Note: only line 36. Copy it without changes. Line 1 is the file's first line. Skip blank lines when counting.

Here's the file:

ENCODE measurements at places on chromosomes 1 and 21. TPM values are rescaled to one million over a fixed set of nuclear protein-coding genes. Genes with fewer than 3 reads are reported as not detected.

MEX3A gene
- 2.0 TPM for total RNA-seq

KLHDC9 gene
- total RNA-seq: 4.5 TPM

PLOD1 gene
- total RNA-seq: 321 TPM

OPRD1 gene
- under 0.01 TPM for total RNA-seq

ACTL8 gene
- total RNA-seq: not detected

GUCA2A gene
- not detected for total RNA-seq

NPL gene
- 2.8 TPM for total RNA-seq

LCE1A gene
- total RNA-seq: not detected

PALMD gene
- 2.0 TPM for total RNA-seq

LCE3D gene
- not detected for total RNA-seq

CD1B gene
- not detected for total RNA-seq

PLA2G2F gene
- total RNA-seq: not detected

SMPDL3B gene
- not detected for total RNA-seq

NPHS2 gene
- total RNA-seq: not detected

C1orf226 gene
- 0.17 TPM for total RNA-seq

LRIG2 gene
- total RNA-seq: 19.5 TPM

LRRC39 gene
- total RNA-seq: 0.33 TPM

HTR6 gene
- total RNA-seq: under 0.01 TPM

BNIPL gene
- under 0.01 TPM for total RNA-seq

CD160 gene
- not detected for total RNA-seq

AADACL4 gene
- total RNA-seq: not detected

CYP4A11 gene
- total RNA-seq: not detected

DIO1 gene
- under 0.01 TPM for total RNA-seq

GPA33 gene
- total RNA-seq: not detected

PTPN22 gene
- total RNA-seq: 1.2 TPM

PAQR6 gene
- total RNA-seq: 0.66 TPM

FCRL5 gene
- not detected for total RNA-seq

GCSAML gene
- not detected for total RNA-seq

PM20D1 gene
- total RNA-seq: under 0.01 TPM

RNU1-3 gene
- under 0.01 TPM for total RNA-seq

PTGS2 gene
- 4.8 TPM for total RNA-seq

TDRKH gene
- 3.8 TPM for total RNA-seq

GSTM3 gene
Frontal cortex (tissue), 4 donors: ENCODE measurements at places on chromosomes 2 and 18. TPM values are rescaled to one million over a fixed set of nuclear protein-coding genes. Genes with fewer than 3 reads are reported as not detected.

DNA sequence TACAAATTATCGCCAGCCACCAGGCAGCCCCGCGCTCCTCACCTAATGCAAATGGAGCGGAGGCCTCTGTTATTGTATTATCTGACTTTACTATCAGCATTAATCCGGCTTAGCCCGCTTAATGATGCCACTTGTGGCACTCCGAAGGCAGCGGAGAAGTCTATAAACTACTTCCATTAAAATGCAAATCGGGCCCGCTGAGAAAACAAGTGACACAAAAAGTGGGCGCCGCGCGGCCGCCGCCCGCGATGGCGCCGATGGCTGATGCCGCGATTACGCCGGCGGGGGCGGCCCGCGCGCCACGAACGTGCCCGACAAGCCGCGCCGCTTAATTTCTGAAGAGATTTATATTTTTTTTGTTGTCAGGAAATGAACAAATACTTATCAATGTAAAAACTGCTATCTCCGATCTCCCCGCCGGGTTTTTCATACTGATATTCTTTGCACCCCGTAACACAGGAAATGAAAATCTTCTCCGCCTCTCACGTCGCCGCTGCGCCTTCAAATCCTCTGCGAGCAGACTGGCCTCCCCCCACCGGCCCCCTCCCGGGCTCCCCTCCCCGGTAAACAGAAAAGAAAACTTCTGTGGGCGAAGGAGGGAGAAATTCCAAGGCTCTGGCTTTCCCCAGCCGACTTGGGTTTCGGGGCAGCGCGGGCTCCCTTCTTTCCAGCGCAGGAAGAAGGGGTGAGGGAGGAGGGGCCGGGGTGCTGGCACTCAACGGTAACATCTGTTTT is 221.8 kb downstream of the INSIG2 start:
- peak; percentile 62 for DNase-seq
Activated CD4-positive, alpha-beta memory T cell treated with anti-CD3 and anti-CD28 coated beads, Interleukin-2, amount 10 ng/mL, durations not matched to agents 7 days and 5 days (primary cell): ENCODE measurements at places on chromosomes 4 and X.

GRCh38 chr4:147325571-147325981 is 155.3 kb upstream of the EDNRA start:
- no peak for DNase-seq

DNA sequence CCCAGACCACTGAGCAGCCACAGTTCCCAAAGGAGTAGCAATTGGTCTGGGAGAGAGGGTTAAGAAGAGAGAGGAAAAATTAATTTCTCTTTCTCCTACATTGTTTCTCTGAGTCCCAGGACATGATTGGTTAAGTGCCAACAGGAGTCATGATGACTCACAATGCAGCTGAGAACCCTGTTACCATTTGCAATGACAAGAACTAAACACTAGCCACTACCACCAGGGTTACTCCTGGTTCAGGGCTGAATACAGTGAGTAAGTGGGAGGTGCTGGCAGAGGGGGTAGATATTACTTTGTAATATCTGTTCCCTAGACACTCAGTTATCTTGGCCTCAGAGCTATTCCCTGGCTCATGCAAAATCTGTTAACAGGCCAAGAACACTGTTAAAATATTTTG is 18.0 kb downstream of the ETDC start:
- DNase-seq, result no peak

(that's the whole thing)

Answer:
HTR6 gene